Anyway, I find the stories intriguing, rueful, ironical, often very funny, but also imbued with the pessimism of a man who has seen his great country take the disastrous turn to fascism, and who has survived, though not unscathed. Federigo has no choice but to give the fascist salute in the presence of the fascist mayor of Florence, his boss, who is about to sack him. Perhaps only by making small compromises of that kind did he, and lots of other honourable non-fascist Italians, remain alive during that dreadful period. At the end of the hilarious ‘The Man in Pyjamas’, the protagonist asks the woman behind the hotel bedroom door, ‘How do you know that I’m a loser?’ ‘We all are,’ she replies, before shutting the door in his face. There’s a sense of individual as well as national loss throughout these stories.

A Stranger’s Story

La Gran Via is a one-act comic zarzuela (zarzuela is a Spanish lyric-dramatic genre with spoken and sung scenes, the latter incorporating operatic and popular songs, as well as dance). It was composed by Federico Chueca and Joaquín Valverde, with a libretto by Felipe Pérez y González. It was first performed in Madrid in 1886, and became a cult success in Spain and throughout Europe.

Boccaccio, or The Prince of Palermo, is an operetta in three acts by Franz von Suppé, to a German libretto by Camillo Walzel and Richard Genée, based on the play by Jean-François Bayard and others, based in turn on The Decameron by Giovanni Boccaccio.

Cléopâtre-Diane de Mérode (1875-1966) was a French dancer, renowned throughout Europe for her glamour as well as for her dancing skills. When King Leopold II of Belgium saw her dance in 1896, he became infatuated with her.

Il Caffaro: a Genoese daily newspaper, founded in 1875. It closed in 1943.

The Yellow Roses

The Gothic Line was a defensive line during the Germans’ Italian campaign in the Second World War from 1943 to 1945. It was their last major line of defence along the northern Apennine mountains as they retreated.

Donna Juanita

Donna Juanita is a three-act operetta composed by Franz von Suppé, with a libretto by Camillo Walzel. It was first performed in 1880 in Vienna. Its plot has to do with romantic affairs consequent on the arrival of English troops in San Sebastian after the treaty of San Ildefonso in 1796 between France and Spain.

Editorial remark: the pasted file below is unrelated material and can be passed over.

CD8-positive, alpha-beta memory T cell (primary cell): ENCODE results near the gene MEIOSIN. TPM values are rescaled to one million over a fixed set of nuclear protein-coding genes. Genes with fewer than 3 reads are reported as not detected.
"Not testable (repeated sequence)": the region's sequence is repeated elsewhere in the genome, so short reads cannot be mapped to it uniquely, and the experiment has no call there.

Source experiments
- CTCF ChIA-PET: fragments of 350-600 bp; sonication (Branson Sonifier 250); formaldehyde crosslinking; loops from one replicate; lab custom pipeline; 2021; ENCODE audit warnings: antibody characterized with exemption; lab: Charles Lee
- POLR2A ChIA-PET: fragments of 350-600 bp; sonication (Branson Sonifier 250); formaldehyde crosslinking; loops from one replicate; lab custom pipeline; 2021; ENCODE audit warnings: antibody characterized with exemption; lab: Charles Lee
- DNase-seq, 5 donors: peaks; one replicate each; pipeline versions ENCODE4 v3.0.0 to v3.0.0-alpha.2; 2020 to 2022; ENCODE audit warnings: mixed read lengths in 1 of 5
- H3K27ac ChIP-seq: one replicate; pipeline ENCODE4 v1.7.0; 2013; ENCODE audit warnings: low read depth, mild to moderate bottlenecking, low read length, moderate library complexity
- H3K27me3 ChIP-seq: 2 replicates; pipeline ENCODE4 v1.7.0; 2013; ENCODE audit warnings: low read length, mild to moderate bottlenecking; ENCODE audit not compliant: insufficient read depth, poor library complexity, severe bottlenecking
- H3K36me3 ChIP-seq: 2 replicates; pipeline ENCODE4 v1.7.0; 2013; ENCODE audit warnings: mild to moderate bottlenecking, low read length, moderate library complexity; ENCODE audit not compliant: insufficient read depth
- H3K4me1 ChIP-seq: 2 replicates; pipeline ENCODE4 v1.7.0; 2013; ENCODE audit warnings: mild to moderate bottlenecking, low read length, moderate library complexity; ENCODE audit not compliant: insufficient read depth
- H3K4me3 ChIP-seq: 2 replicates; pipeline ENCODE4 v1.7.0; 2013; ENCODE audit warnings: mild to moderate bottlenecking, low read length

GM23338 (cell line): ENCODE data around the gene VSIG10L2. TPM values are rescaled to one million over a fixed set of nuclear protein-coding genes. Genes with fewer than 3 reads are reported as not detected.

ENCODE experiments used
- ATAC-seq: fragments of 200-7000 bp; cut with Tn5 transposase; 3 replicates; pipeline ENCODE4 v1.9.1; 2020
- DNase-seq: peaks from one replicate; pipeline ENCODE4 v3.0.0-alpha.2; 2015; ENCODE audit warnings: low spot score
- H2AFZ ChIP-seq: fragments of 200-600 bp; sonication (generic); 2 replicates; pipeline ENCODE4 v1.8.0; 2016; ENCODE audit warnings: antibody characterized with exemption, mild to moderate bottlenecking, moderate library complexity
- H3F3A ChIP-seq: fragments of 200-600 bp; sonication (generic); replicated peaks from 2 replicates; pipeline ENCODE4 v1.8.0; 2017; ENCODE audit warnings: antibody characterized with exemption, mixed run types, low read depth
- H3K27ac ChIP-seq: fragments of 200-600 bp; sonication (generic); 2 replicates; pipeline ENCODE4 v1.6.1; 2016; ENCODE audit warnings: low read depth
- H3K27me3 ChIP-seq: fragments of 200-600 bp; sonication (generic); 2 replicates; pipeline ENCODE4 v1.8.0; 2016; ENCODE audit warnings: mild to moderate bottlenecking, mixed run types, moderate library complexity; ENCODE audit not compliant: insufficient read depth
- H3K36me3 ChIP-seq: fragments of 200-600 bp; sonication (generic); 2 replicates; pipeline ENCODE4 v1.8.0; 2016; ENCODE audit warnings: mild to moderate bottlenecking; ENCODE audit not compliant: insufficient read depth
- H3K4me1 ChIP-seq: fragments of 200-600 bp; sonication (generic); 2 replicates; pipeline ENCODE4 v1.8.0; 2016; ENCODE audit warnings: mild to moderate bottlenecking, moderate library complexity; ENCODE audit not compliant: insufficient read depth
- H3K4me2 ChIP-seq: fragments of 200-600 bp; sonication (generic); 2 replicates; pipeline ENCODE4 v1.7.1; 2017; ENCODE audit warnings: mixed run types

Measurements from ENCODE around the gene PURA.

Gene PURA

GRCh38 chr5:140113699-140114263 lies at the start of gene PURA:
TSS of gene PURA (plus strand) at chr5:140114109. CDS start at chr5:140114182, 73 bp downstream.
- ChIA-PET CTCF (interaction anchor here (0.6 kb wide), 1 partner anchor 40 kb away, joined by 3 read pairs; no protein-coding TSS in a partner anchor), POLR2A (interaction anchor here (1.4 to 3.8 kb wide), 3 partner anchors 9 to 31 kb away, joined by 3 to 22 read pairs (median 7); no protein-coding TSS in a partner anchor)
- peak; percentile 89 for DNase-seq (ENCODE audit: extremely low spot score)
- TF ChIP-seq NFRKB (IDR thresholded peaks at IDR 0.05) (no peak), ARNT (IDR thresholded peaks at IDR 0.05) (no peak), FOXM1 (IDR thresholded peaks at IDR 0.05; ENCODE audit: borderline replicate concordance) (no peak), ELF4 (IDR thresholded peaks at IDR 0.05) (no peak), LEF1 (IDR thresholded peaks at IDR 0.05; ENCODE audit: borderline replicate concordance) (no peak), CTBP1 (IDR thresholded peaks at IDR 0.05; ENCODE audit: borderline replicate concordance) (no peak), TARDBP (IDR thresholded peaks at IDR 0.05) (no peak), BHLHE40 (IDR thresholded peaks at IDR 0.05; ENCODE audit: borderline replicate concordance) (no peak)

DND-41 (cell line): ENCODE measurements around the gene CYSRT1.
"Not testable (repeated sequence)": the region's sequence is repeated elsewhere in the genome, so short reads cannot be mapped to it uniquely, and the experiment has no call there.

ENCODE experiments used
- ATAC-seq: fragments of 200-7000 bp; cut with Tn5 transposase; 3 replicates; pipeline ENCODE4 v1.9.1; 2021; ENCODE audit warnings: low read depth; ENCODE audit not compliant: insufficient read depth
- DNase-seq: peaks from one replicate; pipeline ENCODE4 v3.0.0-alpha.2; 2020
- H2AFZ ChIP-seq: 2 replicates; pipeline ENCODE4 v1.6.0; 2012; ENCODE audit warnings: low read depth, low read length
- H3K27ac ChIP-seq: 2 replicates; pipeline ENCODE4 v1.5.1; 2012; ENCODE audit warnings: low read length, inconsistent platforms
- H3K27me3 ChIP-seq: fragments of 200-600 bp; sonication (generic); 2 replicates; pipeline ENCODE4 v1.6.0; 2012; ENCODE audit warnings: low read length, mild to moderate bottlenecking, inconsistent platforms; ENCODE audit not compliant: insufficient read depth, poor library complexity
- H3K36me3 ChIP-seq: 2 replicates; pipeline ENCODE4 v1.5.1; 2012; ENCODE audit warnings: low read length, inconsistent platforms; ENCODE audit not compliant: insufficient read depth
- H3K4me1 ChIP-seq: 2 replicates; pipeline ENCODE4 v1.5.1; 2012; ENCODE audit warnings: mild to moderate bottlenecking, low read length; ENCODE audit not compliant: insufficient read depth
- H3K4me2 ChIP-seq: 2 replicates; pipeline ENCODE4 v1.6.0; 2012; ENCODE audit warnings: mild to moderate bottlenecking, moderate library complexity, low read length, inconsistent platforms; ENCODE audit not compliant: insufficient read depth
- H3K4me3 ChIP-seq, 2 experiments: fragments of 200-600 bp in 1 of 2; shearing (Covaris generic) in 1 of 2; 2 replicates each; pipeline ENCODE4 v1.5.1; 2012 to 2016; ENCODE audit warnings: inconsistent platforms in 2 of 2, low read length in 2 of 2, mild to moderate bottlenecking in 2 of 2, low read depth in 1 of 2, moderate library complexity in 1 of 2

Caras y Caretas was a popular weekly magazine published in Argentina from 1898 to 1941. It still exists, having been relaunched in 2005.

Scena Illustrata was an Italian fortnightly magazine of literature, theatre, current affairs and sport, founded in 1884.

Cicagna and Borzonasca: villages near Genoa.

La Gran Via: see note to ‘A Stranger’s Story’.

Laguzzi and Company

Il Caffaro: see note to ‘A Stranger’s Story’.

Antonio Fogazzaro’s last novel Leila was published in 1910. Following the Catholic Church’s condemnation of one of his previous novels, Il Santo, Fogazzaro, a liberal Catholic, attempted in Leila to reconcile his liberalism and rationality with the teachings of the Church. In vain; the Church banned Leila too.

In the Key of F

François Élie Jules Lemaître (1853-1914) was a French critic and dramatist.

The French critic Edmond Scherer was a friend of Henri-Frédéric Amiel (1821-1881), the Genevese moral philosopher, poet and critic. After Amiel’s death, Scherer was influential in getting Amiel’s Journal Intime published. Although the Journal was, as the Avertissement which accompanied its publication remarked, ‘the confidant of [Amiel’s] most private and intimate thoughts’, the book enjoyed great success across Europe.


La Prensa is an Argentinian daily newspaper, founded in 1869.

Scena Illustrata: see note to ‘Donna Juanita’.

Clizia in Foggia

Maria Malibran (1808-1836) was a Spanish singer who sang both contralto and soprano parts, and was one of the best-known opera singers of the early 19th century in Europe and America.

Dancers at the Diavolo Rosso

The Italian Social Republic was the puppet state — popularly known as the Republic of Salò — which Hitler created for Mussolini and his Republican Fascist Party after Mussolini’s overthrow in July 1943.


Scena Illustrata: see note to ‘Donna Juanita’.

Little Angelo